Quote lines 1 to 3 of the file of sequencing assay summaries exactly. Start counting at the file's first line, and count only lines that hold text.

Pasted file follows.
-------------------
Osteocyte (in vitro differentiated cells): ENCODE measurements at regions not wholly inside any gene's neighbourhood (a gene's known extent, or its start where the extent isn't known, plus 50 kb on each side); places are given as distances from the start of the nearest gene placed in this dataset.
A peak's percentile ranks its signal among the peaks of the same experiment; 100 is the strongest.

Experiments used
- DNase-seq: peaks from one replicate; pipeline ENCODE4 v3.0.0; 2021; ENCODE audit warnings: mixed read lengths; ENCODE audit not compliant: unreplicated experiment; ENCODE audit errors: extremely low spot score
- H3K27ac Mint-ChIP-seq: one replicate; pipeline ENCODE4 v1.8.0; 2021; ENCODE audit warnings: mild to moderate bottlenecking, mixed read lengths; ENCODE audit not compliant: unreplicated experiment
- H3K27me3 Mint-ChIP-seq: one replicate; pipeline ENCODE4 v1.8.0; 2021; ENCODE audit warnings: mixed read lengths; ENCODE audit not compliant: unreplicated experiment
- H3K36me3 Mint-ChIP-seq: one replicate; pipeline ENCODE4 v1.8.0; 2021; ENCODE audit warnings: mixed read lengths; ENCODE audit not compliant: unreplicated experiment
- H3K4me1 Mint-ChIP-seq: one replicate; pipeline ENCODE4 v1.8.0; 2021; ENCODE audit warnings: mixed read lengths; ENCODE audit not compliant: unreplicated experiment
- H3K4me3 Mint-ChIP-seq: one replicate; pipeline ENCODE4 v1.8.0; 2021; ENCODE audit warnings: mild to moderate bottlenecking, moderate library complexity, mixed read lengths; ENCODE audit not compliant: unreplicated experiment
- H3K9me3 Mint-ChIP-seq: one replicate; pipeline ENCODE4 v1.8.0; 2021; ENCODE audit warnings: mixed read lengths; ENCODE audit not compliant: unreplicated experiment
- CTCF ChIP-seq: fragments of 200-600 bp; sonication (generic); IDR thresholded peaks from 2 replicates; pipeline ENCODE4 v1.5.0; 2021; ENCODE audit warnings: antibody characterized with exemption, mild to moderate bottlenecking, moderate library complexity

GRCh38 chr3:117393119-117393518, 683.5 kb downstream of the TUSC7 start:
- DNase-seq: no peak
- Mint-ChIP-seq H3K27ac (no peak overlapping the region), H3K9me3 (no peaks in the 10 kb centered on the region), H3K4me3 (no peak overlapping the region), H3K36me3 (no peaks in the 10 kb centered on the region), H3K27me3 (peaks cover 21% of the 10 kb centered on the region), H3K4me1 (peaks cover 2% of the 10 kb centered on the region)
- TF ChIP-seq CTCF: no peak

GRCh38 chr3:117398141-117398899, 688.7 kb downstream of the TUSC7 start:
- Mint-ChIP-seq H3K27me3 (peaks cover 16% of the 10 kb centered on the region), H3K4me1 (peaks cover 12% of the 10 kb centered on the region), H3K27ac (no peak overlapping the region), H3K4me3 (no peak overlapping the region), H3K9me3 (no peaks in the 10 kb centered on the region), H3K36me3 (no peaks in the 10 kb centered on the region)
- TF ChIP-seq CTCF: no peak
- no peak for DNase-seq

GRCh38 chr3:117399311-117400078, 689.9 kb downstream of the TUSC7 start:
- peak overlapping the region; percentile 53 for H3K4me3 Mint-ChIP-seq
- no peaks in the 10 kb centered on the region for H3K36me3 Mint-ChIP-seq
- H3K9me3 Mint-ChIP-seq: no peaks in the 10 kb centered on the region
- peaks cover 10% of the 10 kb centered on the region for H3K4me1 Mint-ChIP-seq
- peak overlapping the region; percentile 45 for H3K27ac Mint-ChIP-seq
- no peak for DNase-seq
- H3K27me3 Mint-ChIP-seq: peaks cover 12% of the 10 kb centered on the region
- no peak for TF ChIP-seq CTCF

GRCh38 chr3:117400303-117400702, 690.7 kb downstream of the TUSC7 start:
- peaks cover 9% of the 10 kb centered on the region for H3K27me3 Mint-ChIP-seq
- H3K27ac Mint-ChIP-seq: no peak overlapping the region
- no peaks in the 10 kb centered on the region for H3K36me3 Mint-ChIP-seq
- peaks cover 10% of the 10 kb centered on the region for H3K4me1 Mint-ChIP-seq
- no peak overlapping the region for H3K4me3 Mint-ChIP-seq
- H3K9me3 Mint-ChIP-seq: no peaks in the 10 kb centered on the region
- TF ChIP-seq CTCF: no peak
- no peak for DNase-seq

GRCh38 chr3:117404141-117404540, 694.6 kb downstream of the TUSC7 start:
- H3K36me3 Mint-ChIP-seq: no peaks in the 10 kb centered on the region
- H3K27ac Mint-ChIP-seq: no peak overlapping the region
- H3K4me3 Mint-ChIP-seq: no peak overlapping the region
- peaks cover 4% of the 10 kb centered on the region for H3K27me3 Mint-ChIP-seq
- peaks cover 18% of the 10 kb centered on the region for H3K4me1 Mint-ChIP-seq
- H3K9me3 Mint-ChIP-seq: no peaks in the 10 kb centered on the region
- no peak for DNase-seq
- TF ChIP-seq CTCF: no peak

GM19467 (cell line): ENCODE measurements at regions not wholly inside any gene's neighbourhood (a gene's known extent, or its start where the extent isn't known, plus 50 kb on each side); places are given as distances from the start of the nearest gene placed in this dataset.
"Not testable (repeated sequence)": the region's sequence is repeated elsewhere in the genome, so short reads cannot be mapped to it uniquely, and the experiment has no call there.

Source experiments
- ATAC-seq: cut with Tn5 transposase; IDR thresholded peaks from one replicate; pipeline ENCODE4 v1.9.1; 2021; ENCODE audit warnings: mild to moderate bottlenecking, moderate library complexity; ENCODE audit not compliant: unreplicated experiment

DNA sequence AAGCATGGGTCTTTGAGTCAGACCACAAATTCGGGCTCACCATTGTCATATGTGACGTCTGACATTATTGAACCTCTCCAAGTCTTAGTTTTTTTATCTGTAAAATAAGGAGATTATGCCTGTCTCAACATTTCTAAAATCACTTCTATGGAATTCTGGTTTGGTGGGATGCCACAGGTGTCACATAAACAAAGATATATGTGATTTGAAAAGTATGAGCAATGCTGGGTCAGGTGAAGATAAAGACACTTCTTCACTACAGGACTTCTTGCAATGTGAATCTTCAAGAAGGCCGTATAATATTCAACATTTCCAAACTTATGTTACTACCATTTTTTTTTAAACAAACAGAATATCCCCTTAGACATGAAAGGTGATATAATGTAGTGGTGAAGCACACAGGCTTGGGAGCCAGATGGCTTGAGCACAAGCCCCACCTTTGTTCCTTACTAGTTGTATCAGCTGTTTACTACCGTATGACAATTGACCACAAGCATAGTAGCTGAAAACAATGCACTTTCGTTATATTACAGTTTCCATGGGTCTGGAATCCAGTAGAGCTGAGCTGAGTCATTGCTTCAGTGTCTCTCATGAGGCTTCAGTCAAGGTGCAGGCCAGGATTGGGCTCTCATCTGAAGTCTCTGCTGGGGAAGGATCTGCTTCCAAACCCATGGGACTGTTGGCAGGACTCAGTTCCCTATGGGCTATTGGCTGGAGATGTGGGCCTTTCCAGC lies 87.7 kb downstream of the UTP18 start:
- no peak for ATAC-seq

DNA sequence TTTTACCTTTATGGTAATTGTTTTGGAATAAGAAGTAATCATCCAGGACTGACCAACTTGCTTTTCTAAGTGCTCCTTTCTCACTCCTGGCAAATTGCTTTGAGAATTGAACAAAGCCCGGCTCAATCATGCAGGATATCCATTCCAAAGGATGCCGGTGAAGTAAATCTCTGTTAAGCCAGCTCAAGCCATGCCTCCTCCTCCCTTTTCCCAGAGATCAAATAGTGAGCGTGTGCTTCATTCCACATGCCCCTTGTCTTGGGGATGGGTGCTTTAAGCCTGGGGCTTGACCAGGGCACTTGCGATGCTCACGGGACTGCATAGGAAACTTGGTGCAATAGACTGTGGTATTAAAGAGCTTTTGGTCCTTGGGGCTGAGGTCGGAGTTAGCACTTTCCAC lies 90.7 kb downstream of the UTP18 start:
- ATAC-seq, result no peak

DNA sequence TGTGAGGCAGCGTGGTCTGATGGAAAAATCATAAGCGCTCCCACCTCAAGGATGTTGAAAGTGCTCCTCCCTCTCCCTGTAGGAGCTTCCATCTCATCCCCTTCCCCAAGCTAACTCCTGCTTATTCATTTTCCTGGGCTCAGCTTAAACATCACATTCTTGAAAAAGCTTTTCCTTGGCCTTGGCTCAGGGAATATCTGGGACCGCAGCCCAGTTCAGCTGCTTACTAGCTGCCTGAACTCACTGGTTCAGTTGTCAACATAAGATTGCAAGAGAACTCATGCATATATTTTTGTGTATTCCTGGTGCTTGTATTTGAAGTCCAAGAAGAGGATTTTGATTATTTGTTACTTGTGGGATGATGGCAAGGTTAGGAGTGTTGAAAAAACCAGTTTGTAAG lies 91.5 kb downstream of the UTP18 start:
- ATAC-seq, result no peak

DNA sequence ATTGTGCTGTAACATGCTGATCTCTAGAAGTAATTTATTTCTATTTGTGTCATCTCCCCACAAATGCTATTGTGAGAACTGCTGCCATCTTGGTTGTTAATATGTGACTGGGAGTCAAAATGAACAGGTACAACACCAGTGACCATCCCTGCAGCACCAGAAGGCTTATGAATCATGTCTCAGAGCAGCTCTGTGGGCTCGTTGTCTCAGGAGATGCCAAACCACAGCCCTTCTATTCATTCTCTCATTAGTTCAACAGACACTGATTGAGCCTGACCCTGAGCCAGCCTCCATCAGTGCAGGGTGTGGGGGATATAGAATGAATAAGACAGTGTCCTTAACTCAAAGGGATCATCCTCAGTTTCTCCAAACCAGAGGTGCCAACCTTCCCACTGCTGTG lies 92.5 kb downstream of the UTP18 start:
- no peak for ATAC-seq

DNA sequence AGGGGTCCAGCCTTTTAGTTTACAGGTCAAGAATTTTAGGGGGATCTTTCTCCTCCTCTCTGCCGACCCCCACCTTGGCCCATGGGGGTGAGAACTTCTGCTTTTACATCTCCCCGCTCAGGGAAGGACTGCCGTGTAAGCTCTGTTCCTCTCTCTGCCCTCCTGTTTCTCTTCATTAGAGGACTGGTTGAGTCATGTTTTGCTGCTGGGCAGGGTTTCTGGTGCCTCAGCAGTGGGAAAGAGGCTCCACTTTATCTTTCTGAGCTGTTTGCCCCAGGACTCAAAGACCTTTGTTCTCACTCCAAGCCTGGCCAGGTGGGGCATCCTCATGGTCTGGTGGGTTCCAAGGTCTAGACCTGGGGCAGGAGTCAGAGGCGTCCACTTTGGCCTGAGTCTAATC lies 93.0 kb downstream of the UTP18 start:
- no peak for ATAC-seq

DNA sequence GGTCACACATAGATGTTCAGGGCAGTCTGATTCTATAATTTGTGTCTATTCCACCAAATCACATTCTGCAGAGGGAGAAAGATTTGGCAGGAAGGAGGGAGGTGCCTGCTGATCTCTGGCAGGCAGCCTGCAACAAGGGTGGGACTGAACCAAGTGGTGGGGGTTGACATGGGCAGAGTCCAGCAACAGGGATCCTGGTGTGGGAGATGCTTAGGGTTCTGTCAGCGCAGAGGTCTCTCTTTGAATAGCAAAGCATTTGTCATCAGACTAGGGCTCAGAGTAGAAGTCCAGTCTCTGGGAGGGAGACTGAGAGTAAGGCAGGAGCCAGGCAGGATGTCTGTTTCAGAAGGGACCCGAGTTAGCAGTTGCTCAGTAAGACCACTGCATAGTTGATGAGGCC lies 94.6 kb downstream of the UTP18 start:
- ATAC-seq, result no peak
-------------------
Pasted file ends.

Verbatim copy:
Osteocyte (in vitro differentiated cells): ENCODE measurements at regions not wholly inside any gene's neighbourhood (a gene's known extent, or its start where the extent isn't known, plus 50 kb on each side); places are given as distances from the start of the nearest gene placed in this dataset.
A peak's percentile ranks its signal among the peaks of the same experiment; 100 is the strongest.

Experiments used